Flowers and other tributes are left in honor of Hall of Fame broadcaster Vin Scully outside Dodger Stadium in Los Angeles, Wednesday, Aug. 3, 2022. Scully, whose dulcet tones provided the soundtrack of summer while entertaining and informing Dodgers fans in Brooklyn and Los Angeles for 67 years, died Tuesday, Aug. 2, 2022. He was 94. (AP Photo/Beth Harris)

OAN Newsroom
UPDATED 11:21 AM PT – Thursday, August 4, 2022

Long time play-by-play broadcaster Vin Scully passed away at his Hidden Hills home in California on Tuesday. The hall of famer is best known for telling the Dodger’s story for nearly seven decades, which marked the longest tenure of any broadcaster with a single team in professional sports history. Scully’s unforgettable voice called Dodger games dating back to 1950 when the team was still in Brooklyn. He was the voice behind the mythical plays of Pee Wee Reese, Jackie Robinson, Don Drysdale and Sandy Koufax.

Early in his career, the Bronx native made history at the age of 25-years-old becoming the youngest person to call a World Series in 1953. Scully called a record total of 28 World Series either on radio or TV, but it was in the unreal 1988 season that he made his most memorable call.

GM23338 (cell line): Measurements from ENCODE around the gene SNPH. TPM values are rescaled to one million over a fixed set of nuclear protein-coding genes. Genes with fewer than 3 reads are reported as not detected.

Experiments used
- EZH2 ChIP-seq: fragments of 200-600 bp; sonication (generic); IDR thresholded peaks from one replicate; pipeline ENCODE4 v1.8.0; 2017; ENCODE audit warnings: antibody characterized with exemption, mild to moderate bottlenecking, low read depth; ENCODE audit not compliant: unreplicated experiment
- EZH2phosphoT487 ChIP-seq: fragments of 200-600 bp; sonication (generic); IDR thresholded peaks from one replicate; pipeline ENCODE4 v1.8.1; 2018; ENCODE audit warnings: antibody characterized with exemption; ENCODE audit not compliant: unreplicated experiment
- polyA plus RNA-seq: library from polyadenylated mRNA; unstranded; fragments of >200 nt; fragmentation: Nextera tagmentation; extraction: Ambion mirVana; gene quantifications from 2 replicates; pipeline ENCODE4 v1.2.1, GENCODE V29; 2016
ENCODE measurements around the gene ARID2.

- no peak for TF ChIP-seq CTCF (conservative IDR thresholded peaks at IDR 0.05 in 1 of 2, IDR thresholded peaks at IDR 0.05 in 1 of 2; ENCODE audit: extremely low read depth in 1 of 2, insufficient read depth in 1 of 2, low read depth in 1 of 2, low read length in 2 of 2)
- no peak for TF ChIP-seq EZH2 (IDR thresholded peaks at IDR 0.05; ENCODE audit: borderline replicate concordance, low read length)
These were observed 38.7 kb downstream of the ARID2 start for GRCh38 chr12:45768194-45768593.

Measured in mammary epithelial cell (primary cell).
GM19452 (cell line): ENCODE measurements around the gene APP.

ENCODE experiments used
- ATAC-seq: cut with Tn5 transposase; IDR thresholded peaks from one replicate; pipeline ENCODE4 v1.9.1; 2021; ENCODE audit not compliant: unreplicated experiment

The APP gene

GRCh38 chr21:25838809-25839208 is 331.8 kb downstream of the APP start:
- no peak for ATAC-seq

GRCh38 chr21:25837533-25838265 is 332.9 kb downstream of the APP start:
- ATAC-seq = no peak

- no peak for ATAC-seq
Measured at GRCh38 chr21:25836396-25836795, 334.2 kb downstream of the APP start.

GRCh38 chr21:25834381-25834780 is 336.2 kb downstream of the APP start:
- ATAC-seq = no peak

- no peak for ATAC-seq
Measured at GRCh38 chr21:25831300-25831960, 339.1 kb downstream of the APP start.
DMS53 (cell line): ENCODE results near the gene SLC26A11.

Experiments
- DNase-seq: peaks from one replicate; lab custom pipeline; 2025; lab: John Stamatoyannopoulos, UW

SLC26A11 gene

“We have lost an icon,” Dodgers President and CEO Stan Kasten said in a statement. “Vin Scully was one of the greatest voices in all of sports. He was a giant of a man, not only as a broadcaster, but as a humanitarian. He loved people. He loved life. He loved baseball and the Dodgers. And he loved his family. His voice will always be heard and etched in all of our minds forever. I know he was looking forward to joining the love of his life, Sandi. Our thoughts and prayers go out to his family during this very difficult time. Vin will be truly missed.”

Fans gathered outside Dodger Stadium to pay their respects to the legend. He called his last game for the Dodgers in October 2016, which ended an iconic 67-year run with the team. The Dodgers changed players, managers, executives, owners and even coasts, but Scully and his soothing, insightful style remained a constant for the fans.

“He was the best there ever was,” Kershaw said after the Dodgers’ game Tuesday night in San Francisco. “Just when you think about the Dodgers, there’s a lot of history here and a lot of people that have come through. It’s just a storied franchise all the way around. But it almost starts with Vin, honestly.

Scully also called NFL games from 1975 to 1982, as well as professional tennis matches and the PGA Tour. He earned his own star on the Hollywood Walk of Fame back in 1982 and received the Presidential Medal of Freedom in 2016. Scully had five children, two stepchildren, 16 grandchildren and three great-grandchildren.

No cause of death has been provided. He was 94-years-old.

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